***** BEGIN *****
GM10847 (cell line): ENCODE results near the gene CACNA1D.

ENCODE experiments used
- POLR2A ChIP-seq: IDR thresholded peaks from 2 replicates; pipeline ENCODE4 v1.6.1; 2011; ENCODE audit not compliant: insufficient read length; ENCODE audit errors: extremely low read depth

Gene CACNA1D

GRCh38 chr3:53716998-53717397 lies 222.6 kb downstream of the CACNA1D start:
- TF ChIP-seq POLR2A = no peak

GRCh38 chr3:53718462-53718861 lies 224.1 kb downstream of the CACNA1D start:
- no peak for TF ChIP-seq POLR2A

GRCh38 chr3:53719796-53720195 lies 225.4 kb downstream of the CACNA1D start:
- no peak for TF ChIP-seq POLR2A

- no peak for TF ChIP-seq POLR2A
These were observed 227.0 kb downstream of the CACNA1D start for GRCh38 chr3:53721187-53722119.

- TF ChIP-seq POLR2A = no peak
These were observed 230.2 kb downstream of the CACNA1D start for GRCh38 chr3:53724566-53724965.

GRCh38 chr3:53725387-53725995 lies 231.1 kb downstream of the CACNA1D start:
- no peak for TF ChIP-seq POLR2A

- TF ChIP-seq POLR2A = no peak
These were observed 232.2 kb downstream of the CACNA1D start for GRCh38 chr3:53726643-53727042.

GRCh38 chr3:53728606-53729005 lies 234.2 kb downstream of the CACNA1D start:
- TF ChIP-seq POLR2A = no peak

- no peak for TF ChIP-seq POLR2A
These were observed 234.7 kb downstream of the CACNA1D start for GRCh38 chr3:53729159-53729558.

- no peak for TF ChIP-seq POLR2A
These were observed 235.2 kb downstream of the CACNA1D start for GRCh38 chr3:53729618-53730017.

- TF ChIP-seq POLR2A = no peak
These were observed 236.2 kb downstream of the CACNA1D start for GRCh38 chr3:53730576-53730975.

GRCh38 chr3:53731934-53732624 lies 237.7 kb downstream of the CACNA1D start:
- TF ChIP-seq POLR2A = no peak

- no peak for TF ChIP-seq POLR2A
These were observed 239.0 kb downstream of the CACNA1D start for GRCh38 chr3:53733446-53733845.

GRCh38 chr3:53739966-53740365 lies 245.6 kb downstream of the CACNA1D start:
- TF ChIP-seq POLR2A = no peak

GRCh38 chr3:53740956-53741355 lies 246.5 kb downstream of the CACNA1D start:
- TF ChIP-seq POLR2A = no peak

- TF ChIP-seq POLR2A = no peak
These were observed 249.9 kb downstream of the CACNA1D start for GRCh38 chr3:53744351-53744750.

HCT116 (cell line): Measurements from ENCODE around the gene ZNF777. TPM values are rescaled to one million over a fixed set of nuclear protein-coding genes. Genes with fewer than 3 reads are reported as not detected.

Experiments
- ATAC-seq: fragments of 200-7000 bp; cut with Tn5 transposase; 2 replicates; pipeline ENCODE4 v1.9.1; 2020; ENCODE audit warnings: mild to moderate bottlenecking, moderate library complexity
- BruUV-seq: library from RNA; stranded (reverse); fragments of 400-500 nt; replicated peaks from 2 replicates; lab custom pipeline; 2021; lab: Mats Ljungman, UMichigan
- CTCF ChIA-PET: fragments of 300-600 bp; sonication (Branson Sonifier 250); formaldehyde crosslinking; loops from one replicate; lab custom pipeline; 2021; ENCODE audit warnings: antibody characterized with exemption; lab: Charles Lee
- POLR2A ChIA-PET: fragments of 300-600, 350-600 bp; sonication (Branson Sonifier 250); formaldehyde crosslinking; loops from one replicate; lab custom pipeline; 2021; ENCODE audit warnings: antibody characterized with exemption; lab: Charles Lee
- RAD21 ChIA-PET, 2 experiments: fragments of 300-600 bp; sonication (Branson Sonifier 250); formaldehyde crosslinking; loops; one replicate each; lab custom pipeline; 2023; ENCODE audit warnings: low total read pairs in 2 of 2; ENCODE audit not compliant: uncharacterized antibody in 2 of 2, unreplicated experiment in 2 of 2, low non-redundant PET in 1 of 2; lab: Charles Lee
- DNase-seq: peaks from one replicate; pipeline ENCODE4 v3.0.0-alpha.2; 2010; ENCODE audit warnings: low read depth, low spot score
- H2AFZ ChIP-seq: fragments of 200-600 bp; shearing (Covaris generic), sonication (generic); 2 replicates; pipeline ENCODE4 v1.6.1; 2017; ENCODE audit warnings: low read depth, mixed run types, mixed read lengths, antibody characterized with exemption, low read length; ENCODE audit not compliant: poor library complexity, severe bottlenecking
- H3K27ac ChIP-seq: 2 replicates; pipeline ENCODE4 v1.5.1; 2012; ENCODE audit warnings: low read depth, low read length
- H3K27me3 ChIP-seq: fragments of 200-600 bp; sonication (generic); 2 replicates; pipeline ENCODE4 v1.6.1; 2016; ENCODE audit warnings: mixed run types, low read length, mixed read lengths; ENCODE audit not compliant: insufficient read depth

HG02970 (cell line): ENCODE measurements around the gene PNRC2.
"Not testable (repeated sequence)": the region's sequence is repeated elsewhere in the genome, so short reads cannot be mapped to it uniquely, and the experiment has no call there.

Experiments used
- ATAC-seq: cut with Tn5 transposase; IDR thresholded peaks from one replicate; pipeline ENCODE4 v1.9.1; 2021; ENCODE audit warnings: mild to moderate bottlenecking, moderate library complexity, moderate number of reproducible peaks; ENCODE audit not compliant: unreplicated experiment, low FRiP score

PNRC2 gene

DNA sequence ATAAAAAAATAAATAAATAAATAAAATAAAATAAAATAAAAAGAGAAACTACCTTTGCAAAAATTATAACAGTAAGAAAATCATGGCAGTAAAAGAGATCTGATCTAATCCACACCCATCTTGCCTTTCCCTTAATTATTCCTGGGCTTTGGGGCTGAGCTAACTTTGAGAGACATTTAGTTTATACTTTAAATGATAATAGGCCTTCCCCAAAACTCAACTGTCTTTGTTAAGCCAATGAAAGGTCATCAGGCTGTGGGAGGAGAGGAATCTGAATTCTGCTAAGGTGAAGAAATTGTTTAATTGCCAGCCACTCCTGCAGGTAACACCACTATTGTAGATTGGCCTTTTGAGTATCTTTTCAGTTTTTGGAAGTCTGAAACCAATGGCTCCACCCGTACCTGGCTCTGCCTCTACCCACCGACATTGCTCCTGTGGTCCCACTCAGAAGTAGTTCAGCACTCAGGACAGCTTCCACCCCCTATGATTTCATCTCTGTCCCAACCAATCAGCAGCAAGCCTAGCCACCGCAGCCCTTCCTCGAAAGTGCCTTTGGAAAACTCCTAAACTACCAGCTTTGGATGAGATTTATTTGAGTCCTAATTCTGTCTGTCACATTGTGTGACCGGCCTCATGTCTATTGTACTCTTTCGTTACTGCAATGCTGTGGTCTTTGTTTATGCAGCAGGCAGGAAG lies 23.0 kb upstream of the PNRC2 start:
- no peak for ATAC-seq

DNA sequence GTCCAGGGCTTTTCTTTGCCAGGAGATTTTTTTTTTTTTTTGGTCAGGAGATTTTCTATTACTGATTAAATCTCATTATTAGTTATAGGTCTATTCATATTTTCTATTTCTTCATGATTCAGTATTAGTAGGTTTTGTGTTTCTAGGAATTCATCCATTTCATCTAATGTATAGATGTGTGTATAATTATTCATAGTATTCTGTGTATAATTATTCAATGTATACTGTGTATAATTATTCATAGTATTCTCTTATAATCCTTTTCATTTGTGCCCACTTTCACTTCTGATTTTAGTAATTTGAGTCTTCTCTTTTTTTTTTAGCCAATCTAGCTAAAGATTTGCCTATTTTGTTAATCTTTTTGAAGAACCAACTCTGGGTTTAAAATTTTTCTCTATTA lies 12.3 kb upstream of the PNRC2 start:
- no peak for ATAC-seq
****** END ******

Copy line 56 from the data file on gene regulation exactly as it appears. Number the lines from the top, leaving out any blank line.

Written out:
- no peak for ATAC-seq